Diagnoses of genera of South East Asia: 51.2 Square headed salticids with long thin, colourful abdomens. Found on shrubs and plants. General remarks: This section includes some of the commoner salticids likely to be seen on foliage in rain forest or garden. They are often brightly coloured and immediately attract attention. Their large, dark, anterior median eyes are noticed immediately. The long thin bodies, long legs and long chelicerae of males are characteristic.
Genus: Telamonia (4-11; 3-12), PI. 27.5. See also Koh, pp. 115-116.
With its somewhat cube-shaped cephalothorax and long, slightly tapering, tubular
abdomen, Telamonia is typical of a number of colourful salticid genera
which occur in rain forest. There are nearly twenty species of this genus in
our area. The cephalothorax is high, with the cephalus flat, the sides almost
vertical and the thorax sloping steeply to the rear margin. In plan, the carapace
is longer than wide, oval and moderately widely truncate at the rear. With the
anterior lateral eyes just behind the medians, the pattern is more or less 2,2,2,2.
The abdomen is long and tubular, rounded at the front and tapering gradually
to a bluntish rear. The legs are long, slender and carry numerous thin spines.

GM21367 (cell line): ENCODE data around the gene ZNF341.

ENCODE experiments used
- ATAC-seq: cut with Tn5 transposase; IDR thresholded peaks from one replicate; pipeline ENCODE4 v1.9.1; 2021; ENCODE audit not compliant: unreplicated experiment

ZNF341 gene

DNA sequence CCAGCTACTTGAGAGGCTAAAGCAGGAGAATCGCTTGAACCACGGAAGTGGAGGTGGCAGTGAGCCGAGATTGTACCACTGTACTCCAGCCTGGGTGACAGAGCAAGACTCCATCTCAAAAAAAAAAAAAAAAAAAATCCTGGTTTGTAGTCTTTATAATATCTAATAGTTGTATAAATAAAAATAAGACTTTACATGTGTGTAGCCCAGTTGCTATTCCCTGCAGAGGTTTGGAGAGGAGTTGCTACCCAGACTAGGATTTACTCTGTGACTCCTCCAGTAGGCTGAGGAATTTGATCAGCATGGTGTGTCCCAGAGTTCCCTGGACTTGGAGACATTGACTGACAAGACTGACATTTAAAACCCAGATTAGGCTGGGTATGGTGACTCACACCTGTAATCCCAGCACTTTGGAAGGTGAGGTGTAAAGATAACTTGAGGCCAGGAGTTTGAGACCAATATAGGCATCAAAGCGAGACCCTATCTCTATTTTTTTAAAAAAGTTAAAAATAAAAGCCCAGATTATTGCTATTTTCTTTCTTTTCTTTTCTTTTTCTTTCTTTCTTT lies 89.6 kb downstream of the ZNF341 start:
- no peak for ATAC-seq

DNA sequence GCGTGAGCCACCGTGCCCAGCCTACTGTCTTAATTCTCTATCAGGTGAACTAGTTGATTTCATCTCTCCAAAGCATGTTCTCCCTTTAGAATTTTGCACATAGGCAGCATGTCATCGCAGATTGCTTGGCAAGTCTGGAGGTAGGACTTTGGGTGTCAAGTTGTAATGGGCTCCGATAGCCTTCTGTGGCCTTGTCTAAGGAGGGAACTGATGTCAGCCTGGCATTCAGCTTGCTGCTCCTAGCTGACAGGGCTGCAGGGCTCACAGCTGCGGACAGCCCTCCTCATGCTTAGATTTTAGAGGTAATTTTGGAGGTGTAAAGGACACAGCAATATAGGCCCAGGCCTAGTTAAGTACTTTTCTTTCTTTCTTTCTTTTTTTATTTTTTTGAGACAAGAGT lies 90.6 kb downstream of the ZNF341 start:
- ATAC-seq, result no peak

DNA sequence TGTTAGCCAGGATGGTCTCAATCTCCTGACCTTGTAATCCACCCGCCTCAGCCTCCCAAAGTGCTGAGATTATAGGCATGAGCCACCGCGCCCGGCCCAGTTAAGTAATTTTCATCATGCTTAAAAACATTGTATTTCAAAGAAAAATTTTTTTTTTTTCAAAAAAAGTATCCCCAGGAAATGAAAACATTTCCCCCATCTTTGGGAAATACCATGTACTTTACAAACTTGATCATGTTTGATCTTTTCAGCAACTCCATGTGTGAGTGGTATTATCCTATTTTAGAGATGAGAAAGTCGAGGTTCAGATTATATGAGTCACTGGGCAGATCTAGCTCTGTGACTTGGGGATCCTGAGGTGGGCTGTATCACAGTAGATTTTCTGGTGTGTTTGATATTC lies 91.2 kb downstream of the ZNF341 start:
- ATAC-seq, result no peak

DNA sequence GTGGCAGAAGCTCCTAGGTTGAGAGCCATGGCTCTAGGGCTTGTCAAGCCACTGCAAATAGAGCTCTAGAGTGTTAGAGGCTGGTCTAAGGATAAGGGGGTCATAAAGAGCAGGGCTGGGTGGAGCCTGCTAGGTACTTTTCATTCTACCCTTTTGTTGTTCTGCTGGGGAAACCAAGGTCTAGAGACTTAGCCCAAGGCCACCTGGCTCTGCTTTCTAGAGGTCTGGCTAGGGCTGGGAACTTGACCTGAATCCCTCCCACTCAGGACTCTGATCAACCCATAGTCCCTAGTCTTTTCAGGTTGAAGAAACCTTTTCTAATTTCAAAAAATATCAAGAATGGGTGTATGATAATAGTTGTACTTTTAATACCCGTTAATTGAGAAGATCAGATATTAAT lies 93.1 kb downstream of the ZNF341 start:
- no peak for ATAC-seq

The front legs of the male are longest and carry noticeable dorsal and ventral
fringes on all segments except the tarsi. The colour patterns vary considerably
between the sexes and between the species. Typically, the cephalic part of the
carapace is usually coloured and there are usually two coloured longitudinal
stripes running the length of the abdomen. The overall effect can be very striking.
For example, on the female T. dimidiata, the general background colour
is light yellowish but the cephalus is covered in very white hairs with bright,
widish red rings surrounding the narrow black rings round the eyes. For good
measure the two longitudinal stripes on the abdomen are also bright red.
Distribution: The main area for Telamonia appears to be the tropics from Africa to Papua New Guinea. However one species is recorded from China, Korea and Japan. Murphy & Murphy 2000: 299-300. By courtesy of the Authors' and the Malaysian Nature Society.
Copyright © for the page by J. Proszynski, 1999.